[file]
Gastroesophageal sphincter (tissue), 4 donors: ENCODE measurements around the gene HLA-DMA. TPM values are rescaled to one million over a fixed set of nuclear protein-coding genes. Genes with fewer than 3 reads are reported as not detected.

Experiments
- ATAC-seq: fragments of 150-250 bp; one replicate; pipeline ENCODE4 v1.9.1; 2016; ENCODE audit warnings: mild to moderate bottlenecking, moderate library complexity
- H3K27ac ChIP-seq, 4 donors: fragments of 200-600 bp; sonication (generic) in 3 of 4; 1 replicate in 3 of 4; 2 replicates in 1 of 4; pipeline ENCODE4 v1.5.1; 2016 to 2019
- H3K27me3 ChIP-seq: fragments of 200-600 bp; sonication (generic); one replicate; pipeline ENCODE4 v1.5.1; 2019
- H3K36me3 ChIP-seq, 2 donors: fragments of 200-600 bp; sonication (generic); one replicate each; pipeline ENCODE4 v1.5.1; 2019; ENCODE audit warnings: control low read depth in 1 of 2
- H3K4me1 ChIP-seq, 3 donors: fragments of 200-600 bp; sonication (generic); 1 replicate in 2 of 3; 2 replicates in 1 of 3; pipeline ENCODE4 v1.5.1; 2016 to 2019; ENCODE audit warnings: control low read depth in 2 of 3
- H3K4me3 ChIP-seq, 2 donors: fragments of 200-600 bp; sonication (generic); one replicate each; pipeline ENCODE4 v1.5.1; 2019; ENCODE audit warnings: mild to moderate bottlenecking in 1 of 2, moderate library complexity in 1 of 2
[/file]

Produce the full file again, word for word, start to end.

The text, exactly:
Gastroesophageal sphincter (tissue), 4 donors: ENCODE measurements around the gene HLA-DMA. TPM values are rescaled to one million over a fixed set of nuclear protein-coding genes. Genes with fewer than 3 reads are reported as not detected.

Experiments
- ATAC-seq: fragments of 150-250 bp; one replicate; pipeline ENCODE4 v1.9.1; 2016; ENCODE audit warnings: mild to moderate bottlenecking, moderate library complexity
- H3K27ac ChIP-seq, 4 donors: fragments of 200-600 bp; sonication (generic) in 3 of 4; 1 replicate in 3 of 4; 2 replicates in 1 of 4; pipeline ENCODE4 v1.5.1; 2016 to 2019
- H3K27me3 ChIP-seq: fragments of 200-600 bp; sonication (generic); one replicate; pipeline ENCODE4 v1.5.1; 2019
- H3K36me3 ChIP-seq, 2 donors: fragments of 200-600 bp; sonication (generic); one replicate each; pipeline ENCODE4 v1.5.1; 2019; ENCODE audit warnings: control low read depth in 1 of 2
- H3K4me1 ChIP-seq, 3 donors: fragments of 200-600 bp; sonication (generic); 1 replicate in 2 of 3; 2 replicates in 1 of 3; pipeline ENCODE4 v1.5.1; 2016 to 2019; ENCODE audit warnings: control low read depth in 2 of 3
- H3K4me3 ChIP-seq, 2 donors: fragments of 200-600 bp; sonication (generic); one replicate each; pipeline ENCODE4 v1.5.1; 2019; ENCODE audit warnings: mild to moderate bottlenecking in 1 of 2, moderate library complexity in 1 of 2